Ansel Adams exhibit on track to draw over 26000 to Missoula museumApril 6, 2012
Ansel Adams’ iconic photographs of Western landscapes are recognized the world over. In the course of the past six months, those images have brought unprecedented recognition to the Missoula Art Museum.
When the MAM’s exhibit of 138 prints by the late photographer closes this coming Sunday, it will have set new records in almost every way for the local art museum.
“It really has been a remarkable experience for us,” said Laura Millin, executive director of the MAM. “We feel so fortunate to have been able to host this exhibit, because I think it has served our audience while also serving our own desire to expand our reach and share what this little museum has to offer in a broader sense.”
Beginning with the standing-room-only opening of the exhibit on Oct. 7, the “little museum” on North Pattee Street has seen unprecedented crowds come through the building. While a final tally won’t be known until the show closes this weekend, Millin said the visitor count will easily exceed 26,000 people.
As a point of context, that is more visitors than MAM has hosted in some entire years in the not-so-distant past.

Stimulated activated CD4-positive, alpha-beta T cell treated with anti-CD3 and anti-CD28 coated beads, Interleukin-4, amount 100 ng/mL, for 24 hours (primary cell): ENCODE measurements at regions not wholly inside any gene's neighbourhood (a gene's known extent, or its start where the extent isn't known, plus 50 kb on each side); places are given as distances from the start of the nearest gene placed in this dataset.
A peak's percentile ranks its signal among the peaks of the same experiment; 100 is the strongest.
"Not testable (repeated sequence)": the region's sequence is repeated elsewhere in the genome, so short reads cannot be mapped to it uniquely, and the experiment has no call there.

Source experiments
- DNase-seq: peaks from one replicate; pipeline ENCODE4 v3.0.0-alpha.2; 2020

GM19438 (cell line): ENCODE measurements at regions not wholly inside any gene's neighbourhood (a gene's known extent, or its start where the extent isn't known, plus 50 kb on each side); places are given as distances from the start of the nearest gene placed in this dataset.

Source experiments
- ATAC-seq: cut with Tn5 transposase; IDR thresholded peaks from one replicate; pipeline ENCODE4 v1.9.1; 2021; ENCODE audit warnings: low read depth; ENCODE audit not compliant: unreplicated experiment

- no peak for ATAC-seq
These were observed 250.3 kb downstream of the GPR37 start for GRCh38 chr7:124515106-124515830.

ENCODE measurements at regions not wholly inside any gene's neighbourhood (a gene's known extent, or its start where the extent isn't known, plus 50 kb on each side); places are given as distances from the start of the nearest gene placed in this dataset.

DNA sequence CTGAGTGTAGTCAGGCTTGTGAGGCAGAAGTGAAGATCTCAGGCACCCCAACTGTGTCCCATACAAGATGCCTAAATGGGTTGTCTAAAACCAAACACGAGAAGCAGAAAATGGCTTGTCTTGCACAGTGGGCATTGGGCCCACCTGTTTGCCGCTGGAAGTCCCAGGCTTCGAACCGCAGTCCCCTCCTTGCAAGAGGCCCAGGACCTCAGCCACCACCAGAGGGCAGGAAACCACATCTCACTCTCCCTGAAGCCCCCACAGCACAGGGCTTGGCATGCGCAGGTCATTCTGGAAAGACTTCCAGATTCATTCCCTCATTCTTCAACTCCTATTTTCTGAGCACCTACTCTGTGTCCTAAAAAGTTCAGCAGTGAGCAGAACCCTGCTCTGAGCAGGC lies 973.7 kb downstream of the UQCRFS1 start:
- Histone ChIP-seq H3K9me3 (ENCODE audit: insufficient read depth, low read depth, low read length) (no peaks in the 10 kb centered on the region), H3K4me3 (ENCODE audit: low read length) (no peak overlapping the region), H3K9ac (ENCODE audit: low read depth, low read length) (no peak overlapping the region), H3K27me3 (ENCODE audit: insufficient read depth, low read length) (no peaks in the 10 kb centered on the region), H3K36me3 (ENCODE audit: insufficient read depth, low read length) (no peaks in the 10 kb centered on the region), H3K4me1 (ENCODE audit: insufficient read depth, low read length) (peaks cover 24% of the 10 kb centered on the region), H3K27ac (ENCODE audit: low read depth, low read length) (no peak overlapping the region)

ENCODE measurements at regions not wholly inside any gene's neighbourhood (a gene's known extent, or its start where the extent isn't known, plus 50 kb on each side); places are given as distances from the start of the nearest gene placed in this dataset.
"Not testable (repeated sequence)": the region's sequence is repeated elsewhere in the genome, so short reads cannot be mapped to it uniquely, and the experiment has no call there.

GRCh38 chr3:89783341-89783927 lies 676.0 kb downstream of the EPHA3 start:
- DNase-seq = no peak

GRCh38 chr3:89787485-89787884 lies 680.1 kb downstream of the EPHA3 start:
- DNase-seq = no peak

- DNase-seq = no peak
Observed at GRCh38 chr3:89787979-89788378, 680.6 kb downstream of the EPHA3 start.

Notably, only half of those visitors have come from the Missoula community; 30 percent came from other areas of Montana, while 20 percent came from out of state.
“A majority of those out-of-state visitors said that they came specifically to see the exhibit,” said Millin. “It’s not uncommon to have a lot of out-of-state visitors in the summertime, but that is a remarkable number considering that this exhibit ran through the winter.”
It helped that the MAM offered considerably more programming than usual related to the exhibit, including lectures, films and more than 120 docent-led tours. More than 6,000 people attended those special events alone, and 1,200 area fifth-graders visited the exhibit as part of the annual Fifth Grade Art Experience.
Millin said she believes the success of the exhibit will resonate in the building for some time to come.
“This exhibit really sent a message of inclusiveness and definitely broadens our appeal to a wider audience,” she said, noting that 48 percent of visitors to the Ansel Adams exhibit were first-timers to MAM. “This showed a lot of people who hadn’t ever bothered to find out that we are a very professional, accredited museum that can handle a major show like this. So it’ll have a long-term positive impact I believe on the institution.
“All in all, it has been incredibly good for MAM and for Missoula.”